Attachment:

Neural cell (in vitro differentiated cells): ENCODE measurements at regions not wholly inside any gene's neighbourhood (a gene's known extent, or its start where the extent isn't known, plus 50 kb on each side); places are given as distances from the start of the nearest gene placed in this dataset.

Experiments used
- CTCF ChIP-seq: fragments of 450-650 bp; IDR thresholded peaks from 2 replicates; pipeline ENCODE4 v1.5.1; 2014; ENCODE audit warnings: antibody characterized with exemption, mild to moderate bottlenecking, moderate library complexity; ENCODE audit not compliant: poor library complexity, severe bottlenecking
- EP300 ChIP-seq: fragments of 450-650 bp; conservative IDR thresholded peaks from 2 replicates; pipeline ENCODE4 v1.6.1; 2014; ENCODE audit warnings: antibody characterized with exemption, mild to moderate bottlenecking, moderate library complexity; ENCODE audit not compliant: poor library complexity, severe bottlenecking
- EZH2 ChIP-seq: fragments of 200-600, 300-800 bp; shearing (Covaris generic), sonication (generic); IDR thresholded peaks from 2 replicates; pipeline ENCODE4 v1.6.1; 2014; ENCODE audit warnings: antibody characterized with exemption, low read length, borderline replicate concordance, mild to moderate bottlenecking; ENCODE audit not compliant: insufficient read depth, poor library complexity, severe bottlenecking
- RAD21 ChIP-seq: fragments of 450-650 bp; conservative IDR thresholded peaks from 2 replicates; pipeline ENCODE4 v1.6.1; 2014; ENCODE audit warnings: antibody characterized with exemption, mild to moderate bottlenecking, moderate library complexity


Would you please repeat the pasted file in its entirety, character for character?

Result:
Neural cell (in vitro differentiated cells): ENCODE measurements at regions not wholly inside any gene's neighbourhood (a gene's known extent, or its start where the extent isn't known, plus 50 kb on each side); places are given as distances from the start of the nearest gene placed in this dataset.

Experiments used
- CTCF ChIP-seq: fragments of 450-650 bp; IDR thresholded peaks from 2 replicates; pipeline ENCODE4 v1.5.1; 2014; ENCODE audit warnings: antibody characterized with exemption, mild to moderate bottlenecking, moderate library complexity; ENCODE audit not compliant: poor library complexity, severe bottlenecking
- EP300 ChIP-seq: fragments of 450-650 bp; conservative IDR thresholded peaks from 2 replicates; pipeline ENCODE4 v1.6.1; 2014; ENCODE audit warnings: antibody characterized with exemption, mild to moderate bottlenecking, moderate library complexity; ENCODE audit not compliant: poor library complexity, severe bottlenecking
- EZH2 ChIP-seq: fragments of 200-600, 300-800 bp; shearing (Covaris generic), sonication (generic); IDR thresholded peaks from 2 replicates; pipeline ENCODE4 v1.6.1; 2014; ENCODE audit warnings: antibody characterized with exemption, low read length, borderline replicate concordance, mild to moderate bottlenecking; ENCODE audit not compliant: insufficient read depth, poor library complexity, severe bottlenecking
- RAD21 ChIP-seq: fragments of 450-650 bp; conservative IDR thresholded peaks from 2 replicates; pipeline ENCODE4 v1.6.1; 2014; ENCODE audit warnings: antibody characterized with exemption, mild to moderate bottlenecking, moderate library complexity